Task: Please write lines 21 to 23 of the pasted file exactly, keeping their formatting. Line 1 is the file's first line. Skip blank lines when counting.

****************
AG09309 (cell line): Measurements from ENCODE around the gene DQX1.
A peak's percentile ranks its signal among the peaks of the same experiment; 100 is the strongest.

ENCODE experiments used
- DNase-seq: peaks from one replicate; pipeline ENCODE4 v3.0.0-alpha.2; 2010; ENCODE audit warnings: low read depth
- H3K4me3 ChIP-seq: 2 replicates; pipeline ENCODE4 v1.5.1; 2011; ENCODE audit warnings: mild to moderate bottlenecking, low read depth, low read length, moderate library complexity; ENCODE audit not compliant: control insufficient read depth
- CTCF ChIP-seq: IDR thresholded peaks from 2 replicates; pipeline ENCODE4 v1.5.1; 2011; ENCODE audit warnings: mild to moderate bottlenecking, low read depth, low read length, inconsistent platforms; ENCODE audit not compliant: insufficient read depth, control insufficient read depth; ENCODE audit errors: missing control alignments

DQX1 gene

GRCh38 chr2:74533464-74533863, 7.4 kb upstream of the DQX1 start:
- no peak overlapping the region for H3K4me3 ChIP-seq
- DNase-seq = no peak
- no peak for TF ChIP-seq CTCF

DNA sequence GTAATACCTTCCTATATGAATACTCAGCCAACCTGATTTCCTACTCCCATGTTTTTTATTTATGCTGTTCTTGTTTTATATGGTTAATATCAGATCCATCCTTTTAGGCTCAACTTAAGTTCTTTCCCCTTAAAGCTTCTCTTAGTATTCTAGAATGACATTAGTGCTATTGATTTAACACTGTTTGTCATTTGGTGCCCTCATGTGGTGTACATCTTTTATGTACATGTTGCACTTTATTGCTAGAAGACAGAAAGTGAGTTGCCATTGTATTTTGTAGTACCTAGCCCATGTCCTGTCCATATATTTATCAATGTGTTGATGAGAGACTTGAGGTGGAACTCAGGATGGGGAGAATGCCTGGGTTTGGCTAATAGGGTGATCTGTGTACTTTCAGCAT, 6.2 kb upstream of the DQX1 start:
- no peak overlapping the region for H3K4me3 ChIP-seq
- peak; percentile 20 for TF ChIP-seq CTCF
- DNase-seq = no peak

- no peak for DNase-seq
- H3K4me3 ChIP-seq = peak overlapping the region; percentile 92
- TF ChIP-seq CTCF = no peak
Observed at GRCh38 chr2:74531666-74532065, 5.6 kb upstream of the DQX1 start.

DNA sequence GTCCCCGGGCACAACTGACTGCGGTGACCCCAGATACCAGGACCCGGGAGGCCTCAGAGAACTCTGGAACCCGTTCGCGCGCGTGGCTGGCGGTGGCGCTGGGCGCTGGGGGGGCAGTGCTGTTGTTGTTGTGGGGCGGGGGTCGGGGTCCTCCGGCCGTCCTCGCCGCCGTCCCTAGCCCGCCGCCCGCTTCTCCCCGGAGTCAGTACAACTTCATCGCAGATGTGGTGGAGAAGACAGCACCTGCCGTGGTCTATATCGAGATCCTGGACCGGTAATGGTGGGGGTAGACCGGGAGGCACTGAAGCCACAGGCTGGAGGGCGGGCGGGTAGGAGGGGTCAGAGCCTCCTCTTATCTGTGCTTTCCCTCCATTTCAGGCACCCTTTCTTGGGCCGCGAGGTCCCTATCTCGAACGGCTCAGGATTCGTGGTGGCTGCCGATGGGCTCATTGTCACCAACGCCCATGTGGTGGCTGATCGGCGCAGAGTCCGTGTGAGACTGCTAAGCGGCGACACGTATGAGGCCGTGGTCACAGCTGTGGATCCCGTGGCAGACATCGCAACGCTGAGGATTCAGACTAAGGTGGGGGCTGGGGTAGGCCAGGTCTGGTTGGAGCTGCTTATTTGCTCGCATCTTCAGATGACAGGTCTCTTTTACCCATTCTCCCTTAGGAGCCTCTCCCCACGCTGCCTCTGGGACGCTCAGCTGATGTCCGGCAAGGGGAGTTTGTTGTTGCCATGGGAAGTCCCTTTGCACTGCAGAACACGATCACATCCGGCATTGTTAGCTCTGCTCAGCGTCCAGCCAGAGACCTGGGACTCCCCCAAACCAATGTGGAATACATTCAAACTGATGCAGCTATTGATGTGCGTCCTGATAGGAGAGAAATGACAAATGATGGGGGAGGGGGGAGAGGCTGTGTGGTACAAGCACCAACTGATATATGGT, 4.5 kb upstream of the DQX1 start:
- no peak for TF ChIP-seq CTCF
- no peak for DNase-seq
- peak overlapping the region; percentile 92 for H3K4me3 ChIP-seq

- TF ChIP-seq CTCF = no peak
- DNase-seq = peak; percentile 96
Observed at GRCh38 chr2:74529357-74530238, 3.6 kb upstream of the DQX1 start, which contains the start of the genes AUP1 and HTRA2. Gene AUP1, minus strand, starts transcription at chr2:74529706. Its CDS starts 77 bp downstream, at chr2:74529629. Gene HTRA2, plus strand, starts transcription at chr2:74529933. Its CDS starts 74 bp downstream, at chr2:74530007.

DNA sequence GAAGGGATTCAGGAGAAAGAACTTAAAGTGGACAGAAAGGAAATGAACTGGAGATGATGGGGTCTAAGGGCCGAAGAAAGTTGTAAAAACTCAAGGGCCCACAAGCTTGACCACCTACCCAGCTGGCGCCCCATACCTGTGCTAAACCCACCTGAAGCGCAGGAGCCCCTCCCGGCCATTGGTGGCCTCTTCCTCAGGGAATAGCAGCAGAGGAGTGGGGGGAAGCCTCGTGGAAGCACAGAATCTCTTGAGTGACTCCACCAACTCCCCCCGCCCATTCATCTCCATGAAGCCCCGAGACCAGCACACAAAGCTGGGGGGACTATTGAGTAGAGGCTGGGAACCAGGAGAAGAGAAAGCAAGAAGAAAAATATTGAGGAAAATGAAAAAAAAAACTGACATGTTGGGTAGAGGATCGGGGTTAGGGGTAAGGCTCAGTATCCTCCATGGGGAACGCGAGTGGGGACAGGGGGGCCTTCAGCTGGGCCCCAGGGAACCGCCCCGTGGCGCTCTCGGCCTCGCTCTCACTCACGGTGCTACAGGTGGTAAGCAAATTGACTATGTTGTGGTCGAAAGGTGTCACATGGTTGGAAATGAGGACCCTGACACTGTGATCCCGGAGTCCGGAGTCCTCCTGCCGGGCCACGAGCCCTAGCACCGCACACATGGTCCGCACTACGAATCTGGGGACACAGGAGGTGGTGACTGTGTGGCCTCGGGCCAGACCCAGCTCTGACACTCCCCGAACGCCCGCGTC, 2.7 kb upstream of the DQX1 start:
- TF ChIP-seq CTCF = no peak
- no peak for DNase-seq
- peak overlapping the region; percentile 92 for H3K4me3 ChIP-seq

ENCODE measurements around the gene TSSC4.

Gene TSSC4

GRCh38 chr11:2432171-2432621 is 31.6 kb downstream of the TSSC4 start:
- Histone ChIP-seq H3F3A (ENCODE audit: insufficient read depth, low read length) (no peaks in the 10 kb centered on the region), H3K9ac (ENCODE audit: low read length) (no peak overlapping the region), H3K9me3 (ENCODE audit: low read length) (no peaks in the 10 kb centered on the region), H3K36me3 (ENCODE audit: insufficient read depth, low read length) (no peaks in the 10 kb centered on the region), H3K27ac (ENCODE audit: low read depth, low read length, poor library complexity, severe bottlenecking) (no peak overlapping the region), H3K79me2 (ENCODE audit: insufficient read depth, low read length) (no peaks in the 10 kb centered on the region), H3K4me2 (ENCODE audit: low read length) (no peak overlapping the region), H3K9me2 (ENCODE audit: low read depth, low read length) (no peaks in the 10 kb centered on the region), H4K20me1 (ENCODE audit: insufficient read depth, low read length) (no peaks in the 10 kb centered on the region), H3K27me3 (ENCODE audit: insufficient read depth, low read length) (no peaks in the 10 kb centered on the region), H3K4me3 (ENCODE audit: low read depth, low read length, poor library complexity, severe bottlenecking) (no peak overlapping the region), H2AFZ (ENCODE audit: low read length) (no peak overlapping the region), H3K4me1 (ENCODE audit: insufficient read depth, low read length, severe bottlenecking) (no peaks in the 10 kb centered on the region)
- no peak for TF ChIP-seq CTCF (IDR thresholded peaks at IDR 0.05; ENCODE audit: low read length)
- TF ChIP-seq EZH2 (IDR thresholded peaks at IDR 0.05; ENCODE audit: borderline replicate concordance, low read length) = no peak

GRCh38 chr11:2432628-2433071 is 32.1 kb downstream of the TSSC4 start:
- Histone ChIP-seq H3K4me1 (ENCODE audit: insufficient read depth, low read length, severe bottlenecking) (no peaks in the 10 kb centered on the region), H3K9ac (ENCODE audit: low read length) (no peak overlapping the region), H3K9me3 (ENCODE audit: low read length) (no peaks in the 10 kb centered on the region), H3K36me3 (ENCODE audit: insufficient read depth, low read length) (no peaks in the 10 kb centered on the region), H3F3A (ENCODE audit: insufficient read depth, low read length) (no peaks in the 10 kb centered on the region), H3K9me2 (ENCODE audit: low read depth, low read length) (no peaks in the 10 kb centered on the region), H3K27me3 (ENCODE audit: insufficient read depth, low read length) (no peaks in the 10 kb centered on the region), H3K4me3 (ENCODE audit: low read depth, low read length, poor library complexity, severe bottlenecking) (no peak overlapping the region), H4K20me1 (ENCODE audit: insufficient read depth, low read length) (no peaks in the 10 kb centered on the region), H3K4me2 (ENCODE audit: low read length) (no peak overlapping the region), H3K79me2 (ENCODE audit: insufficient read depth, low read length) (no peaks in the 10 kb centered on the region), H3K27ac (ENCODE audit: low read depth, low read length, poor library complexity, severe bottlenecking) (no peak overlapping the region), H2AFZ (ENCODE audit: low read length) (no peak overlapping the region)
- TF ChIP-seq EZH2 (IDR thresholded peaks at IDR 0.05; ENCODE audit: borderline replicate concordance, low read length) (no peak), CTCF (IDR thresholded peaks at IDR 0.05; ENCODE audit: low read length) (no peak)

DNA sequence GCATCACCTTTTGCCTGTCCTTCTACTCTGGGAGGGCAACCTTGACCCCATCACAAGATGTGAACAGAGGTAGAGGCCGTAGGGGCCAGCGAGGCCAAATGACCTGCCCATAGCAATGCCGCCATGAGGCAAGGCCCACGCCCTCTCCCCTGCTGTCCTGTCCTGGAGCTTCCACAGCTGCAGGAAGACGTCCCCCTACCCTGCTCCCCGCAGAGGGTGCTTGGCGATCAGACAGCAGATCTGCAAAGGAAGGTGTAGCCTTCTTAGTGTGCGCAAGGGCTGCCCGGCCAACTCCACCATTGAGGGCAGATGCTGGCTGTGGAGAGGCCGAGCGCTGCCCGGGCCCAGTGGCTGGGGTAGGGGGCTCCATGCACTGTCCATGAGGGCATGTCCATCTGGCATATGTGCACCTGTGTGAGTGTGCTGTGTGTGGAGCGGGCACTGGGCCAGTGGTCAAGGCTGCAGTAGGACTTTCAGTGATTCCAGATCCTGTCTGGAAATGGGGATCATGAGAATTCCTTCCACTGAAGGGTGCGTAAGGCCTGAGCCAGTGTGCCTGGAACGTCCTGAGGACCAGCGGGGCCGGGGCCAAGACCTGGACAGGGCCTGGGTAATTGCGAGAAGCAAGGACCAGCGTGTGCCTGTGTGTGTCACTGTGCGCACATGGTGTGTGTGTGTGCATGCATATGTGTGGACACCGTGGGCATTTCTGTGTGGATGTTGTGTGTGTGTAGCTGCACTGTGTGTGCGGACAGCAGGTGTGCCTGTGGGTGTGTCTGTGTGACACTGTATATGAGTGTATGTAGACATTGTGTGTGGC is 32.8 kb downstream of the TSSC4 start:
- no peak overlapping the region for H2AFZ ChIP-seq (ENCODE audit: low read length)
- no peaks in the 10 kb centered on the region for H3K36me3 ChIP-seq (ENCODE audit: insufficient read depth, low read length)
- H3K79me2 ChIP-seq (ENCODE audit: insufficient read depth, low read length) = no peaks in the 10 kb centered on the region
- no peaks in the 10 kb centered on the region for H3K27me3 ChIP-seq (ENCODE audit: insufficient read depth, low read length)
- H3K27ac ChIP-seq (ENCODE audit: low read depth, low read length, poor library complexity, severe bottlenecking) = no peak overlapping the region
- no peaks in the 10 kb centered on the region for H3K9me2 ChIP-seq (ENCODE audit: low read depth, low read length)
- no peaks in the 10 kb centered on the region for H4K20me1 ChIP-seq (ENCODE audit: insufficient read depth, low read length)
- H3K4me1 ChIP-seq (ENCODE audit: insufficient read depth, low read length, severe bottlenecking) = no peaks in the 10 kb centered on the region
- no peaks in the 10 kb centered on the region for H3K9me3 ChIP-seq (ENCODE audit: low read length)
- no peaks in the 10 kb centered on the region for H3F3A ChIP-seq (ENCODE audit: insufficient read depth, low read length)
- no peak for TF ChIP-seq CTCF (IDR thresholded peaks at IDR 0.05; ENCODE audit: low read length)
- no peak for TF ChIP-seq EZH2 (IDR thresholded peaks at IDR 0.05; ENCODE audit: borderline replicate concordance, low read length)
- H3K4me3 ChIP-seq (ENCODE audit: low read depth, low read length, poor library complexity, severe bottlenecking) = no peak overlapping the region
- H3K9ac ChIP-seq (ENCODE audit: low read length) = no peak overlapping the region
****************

- no peak for TF ChIP-seq CTCF
- no peak for DNase-seq
- peak overlapping the region; percentile 92 for H3K4me3 ChIP-seq